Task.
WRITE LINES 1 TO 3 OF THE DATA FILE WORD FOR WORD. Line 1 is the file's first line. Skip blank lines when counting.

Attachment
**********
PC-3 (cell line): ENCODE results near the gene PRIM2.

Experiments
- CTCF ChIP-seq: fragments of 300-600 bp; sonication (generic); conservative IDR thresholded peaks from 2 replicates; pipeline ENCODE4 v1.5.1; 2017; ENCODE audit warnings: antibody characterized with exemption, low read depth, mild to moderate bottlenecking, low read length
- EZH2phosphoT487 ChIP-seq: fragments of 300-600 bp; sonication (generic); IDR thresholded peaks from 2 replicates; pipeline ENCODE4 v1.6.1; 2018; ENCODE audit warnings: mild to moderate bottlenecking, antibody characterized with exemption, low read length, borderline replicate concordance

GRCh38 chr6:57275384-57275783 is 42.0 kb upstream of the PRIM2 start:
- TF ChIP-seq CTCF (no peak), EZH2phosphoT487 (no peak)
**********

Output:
PC-3 (cell line): ENCODE results near the gene PRIM2.

Experiments
- CTCF ChIP-seq: fragments of 300-600 bp; sonication (generic); conservative IDR thresholded peaks from 2 replicates; pipeline ENCODE4 v1.5.1; 2017; ENCODE audit warnings: antibody characterized with exemption, low read depth, mild to moderate bottlenecking, low read length